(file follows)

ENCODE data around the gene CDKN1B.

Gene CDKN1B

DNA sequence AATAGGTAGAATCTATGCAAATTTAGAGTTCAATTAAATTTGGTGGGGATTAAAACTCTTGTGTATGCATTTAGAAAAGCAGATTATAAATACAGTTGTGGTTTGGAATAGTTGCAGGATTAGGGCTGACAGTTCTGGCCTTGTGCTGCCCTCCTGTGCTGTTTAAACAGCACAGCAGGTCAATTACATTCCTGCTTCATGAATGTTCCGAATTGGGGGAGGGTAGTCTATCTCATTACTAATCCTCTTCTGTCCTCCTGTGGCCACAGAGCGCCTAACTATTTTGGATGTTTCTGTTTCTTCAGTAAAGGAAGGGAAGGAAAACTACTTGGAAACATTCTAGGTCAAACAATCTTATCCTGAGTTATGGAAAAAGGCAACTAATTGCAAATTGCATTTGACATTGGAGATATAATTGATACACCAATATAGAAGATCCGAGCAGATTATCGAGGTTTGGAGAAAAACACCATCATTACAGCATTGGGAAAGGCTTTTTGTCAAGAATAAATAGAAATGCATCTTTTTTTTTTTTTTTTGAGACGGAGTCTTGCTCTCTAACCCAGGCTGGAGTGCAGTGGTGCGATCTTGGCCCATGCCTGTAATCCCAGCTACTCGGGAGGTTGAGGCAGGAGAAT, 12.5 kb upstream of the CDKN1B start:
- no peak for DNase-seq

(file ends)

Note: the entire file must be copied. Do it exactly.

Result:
ENCODE data around the gene CDKN1B.

Gene CDKN1B

DNA sequence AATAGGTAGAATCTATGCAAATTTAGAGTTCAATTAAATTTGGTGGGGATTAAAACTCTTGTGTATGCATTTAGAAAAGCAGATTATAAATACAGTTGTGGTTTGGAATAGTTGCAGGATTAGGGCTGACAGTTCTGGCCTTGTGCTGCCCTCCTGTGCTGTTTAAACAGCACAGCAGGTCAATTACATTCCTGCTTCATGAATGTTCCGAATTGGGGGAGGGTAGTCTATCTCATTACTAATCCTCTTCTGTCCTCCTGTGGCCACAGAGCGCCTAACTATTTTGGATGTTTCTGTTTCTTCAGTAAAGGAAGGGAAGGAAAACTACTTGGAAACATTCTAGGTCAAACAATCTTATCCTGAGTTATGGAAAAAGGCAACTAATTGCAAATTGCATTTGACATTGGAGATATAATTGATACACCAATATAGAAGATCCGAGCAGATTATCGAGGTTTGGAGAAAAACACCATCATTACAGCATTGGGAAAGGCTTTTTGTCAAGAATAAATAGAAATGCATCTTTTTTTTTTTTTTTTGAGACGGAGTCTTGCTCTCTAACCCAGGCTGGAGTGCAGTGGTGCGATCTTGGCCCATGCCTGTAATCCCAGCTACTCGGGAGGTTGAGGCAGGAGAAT, 12.5 kb upstream of the CDKN1B start:
- no peak for DNase-seq